Other times, it ends badly, as I’ve written about in a previous post. Take a look at that image above. Sad.
They are reef compatible, and will generally not nip at the fleshy polyps of corals, but some of the more bold individuals can sometimes harm corals by disturbing them so often with their aggressive feeding. The tangs are eating algae, not corals, but in their zest for the ultimate vegan meal, the can sometimes upset the apple cart.
Yellow tangs in the wild are schooling fish, living solo as when young and moving into large loose shoals as they reach maturity. In a large enough tank, 3 or more yellow tangs will form schools playing follow the leader up and down the length of the tank. During their active hours, wild yellow tangs are constantly on the move picking bits of algae off of the rocks and aquarium glass.
Their bold temperament and active lifestyle make them a good addition to a tank for their entertainment value alone.
Tangs do have large sharp white scales near their tails which they display when threatened and use to protect themselves. Male fish, in particular, will fan out all their fins to achieve their maximum size before displaying their scalpel-like scales in displays of aggression.
When they want to be semi-aggressive, they will put that scalpel to no-good use, swatting it at a rival fish with intent to maim. Over the years, I’ve had a few fish end up with a cut as a result of a tangle with them.
Yellow tang will display mating behavior in captivity but have thus far proven impossible to propagate in a tank. (Researchers in 2015 managed to grow fish from their larval stage in an aquarium, but no other successes have been reported).
Both males and females have very similar appearances, but during mating, males change color and display a shimmering behavior.
With their beak-like snouts and narrow faces, yellow tangs were built for eating algae out of crevices in coral and between rocks. Their daily routine is pretty much built around grazing and eating all day long. They need to have access to lots of algae and other plant-based food sources.
They are herbivores by nature and will gladly snack on nori and other seaweed-based food options. To give them the most natural access to this food source it is a good idea to distribute it around the tank tucking it under rocks and creating opportunities for them to find it.
The tangs in my tank also tended to eat spirulina flakes aggressively, too.
Even though their preferred/natural food is plant-based, that won’t stop them from eating meat-based foods. My tangs greedily ate mysid shrimp, blackworms and brine shrimp, as well. To keep them happy and healthy, they should be fed at least 3 times a week, although most people will try to feed them daily.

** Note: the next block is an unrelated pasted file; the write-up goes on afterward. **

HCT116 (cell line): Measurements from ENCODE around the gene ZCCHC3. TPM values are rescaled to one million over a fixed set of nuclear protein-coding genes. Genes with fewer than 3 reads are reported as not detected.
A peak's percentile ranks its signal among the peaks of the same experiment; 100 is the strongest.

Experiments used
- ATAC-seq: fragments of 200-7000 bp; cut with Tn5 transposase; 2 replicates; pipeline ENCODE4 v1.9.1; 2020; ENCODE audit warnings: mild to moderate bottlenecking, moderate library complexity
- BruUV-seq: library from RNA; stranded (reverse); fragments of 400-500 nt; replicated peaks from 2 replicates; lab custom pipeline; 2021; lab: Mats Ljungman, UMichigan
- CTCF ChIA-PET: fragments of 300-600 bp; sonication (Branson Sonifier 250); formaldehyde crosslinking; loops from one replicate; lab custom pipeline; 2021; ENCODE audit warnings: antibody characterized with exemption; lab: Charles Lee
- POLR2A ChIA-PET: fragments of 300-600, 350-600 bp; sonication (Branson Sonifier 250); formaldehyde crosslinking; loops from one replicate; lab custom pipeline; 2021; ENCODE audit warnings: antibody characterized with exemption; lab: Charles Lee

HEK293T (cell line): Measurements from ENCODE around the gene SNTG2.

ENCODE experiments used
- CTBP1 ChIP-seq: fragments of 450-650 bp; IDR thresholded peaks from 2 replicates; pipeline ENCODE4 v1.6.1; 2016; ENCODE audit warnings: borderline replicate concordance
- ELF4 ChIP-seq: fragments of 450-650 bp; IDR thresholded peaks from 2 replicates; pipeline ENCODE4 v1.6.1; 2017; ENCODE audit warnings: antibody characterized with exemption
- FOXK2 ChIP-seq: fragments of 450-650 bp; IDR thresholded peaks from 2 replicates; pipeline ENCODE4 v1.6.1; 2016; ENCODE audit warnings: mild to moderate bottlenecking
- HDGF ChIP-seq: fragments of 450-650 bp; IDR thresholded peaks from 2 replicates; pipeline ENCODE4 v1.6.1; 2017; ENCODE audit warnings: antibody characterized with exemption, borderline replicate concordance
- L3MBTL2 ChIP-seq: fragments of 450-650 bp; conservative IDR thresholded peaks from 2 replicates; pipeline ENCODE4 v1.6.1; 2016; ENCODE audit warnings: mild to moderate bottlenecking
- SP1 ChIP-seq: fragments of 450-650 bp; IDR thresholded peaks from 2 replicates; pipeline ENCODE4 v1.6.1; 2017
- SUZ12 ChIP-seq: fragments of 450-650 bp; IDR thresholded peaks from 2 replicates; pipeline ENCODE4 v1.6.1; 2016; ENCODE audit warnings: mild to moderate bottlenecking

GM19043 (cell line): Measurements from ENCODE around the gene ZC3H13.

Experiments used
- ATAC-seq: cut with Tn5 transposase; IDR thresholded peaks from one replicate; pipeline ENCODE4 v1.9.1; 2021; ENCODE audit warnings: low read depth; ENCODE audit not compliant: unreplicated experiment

Susceptible to Disease
These fish are susceptible to ich and many other parasites. A quick scan of some hobby forums will turn up many examples of parasites in yellow tangs, in fact, it is startling how many of the example pictures of diseased fish are yellow tang.
A quarantine tank is necessary for any hobbyist, but it seems to be more important if you are getting yellow tangs. It is important to quarantine them before introducing them into your display tank.
All yellow tangs are wild caught and can come diseased from the ocean. They seem to be parasite magnets, picking up critters somewhere along their journey.
If you haven’t already considered adding a yellow tang to your collection, you should. They’ve been an enjoyable and vibrant part of my tank for most of the years I’ve had it. Why do I love them so much?
- They are gorgeous
- Lively, active and hardy
- Get along well with most tankmates
- Grow reasonably fast
- Easy to care for
- Only slow down at night
There is no shortage of reasons why the yellow tang is one of the most common fish in hobby aquariums. But keep in mind, while they are easy to care for, they do have some special considerations. They are susceptible to disease, prone to aggression in some cases and can sometimes cause problems for some types of coral because of their feeding habits.
If treated properly, the yellow tang will add color and character to your display tank for many years to come, because they can live as long as 10 years!
Have any questions about caring for the yellow tang? If so, please ask it in the comments below.